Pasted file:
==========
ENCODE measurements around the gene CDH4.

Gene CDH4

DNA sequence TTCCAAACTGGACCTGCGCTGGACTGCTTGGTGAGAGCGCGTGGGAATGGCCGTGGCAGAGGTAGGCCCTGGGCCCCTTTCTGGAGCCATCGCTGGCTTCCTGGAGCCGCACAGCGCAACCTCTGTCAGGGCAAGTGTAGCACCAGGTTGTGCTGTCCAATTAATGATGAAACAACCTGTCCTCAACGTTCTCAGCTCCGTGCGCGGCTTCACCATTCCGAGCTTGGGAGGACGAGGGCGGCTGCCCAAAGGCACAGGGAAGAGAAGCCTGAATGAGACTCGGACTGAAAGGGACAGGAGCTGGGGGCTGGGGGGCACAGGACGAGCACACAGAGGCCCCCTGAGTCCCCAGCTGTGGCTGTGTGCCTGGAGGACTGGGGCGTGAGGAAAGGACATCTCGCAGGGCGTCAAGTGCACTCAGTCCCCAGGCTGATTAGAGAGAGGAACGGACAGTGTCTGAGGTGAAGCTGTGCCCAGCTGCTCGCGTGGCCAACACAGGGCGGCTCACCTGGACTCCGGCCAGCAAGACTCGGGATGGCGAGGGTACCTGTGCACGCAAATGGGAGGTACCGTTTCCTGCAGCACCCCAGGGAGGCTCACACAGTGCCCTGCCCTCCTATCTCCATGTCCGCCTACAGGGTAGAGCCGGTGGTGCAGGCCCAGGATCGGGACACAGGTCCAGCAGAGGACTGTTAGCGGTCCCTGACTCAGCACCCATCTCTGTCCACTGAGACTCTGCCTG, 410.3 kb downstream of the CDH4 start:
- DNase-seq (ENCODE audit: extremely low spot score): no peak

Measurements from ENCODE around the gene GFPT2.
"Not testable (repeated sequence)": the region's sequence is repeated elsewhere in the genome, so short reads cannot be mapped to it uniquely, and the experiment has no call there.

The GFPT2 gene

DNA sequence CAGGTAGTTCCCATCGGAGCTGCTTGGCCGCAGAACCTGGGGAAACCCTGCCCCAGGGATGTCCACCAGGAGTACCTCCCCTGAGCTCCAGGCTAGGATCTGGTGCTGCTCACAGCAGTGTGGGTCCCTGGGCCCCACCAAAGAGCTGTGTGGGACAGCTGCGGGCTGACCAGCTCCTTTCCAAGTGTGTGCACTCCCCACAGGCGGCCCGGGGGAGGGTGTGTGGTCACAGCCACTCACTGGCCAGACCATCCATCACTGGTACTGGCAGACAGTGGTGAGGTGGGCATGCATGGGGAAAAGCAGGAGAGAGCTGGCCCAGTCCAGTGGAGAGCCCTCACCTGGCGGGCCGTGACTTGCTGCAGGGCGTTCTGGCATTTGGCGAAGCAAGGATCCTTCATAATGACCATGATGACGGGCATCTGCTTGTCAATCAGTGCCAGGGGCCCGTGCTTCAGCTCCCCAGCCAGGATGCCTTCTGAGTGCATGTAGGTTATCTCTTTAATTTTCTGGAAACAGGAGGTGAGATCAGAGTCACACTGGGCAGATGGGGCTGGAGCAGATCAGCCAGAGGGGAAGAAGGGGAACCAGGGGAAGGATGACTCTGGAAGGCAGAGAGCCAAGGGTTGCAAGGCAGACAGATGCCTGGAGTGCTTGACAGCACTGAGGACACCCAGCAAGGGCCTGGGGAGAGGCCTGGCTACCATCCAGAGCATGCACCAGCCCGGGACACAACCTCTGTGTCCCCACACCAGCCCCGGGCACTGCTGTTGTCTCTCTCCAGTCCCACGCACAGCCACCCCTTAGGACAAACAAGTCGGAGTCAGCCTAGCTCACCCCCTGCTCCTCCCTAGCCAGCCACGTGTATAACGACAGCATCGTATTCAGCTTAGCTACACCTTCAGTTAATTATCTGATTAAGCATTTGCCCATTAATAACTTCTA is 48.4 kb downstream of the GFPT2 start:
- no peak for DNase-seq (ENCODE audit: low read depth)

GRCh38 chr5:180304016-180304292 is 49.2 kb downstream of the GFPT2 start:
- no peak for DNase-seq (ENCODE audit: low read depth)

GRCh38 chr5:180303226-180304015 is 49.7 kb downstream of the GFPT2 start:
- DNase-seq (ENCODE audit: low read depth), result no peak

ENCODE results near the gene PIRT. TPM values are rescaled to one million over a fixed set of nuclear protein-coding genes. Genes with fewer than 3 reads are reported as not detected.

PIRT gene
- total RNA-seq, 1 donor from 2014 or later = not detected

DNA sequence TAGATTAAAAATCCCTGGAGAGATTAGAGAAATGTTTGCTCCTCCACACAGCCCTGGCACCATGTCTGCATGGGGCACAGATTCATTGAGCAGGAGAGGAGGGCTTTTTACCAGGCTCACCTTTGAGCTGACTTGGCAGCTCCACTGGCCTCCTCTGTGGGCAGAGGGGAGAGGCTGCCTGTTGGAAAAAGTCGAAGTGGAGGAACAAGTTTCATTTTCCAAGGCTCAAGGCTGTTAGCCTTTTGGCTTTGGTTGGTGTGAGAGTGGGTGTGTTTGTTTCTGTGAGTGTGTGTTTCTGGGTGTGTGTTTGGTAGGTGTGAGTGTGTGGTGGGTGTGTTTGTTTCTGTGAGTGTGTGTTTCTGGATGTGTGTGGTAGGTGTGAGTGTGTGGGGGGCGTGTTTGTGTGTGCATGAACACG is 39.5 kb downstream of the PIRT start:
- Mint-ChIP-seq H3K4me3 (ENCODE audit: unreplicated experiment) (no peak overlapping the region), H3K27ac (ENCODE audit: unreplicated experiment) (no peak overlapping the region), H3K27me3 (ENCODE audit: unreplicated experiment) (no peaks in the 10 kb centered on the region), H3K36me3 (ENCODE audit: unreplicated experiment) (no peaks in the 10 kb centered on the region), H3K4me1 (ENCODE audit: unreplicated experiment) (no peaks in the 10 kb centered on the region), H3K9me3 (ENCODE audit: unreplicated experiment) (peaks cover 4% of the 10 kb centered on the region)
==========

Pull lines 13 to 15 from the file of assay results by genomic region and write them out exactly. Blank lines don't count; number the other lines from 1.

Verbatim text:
- DNase-seq (ENCODE audit: low read depth), result no peak

ENCODE results near the gene PIRT. TPM values are rescaled to one million over a fixed set of nuclear protein-coding genes. Genes with fewer than 3 reads are reported as not detected.

PIRT gene